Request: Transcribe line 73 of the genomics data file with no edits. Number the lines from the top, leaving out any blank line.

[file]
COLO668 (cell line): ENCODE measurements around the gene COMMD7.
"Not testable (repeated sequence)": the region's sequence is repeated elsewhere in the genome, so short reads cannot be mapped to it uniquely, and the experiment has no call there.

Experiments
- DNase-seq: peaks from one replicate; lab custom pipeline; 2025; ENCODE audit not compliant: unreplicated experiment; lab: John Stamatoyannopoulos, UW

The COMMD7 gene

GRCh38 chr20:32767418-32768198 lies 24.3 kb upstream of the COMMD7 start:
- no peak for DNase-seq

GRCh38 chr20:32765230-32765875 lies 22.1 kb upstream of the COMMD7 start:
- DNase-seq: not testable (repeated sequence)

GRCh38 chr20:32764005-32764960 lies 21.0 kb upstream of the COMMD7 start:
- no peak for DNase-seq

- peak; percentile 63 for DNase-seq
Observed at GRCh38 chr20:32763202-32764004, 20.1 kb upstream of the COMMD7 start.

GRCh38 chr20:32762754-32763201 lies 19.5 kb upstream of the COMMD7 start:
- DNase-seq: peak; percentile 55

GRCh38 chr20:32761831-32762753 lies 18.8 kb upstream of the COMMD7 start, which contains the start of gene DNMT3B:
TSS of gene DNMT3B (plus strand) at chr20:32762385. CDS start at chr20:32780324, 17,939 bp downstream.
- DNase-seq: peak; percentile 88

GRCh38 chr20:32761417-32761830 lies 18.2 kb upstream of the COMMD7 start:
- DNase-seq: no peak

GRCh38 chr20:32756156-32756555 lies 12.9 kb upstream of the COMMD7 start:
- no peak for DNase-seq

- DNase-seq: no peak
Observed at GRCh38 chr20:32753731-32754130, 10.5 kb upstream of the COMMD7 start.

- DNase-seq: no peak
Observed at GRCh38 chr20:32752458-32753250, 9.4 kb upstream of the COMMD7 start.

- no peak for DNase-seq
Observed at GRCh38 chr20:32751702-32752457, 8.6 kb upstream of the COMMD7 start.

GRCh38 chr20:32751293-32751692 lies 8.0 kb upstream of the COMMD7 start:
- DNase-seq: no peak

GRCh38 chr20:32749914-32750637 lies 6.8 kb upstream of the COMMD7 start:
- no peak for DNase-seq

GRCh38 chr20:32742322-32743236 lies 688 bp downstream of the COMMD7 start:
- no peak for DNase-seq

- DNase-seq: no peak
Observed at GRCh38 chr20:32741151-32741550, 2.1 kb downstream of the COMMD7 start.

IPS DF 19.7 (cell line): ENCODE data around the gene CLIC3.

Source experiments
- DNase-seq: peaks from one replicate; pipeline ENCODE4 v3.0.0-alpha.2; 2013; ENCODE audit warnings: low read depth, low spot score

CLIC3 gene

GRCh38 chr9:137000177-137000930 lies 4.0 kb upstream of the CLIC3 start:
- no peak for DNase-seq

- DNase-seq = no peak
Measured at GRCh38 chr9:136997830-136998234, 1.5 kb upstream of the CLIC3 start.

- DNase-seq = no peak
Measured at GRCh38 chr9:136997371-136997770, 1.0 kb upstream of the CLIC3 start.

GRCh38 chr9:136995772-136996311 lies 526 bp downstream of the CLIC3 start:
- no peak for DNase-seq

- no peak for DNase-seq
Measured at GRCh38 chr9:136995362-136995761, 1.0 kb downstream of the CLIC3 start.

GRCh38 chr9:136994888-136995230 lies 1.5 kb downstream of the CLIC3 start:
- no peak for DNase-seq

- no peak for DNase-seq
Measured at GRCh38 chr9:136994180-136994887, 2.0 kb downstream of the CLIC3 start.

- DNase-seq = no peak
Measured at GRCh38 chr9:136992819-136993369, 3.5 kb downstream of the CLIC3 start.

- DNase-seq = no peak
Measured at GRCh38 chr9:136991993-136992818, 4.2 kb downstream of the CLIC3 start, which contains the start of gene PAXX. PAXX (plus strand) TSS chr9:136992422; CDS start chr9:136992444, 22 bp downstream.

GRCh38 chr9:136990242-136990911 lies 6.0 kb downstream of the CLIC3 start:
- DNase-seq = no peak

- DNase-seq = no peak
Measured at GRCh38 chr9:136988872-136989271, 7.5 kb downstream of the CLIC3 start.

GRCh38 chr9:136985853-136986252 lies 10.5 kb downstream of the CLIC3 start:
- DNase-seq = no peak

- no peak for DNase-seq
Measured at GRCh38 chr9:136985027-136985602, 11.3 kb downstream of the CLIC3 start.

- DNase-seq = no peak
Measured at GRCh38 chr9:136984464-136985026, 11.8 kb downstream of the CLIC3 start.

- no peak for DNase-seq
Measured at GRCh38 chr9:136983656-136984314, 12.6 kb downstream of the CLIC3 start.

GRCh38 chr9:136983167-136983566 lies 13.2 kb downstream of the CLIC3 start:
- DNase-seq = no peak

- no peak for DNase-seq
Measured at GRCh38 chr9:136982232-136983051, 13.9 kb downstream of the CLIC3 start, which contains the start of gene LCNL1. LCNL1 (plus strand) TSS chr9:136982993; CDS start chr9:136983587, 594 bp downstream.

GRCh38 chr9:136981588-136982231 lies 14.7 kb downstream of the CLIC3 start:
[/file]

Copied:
- no peak for DNase-seq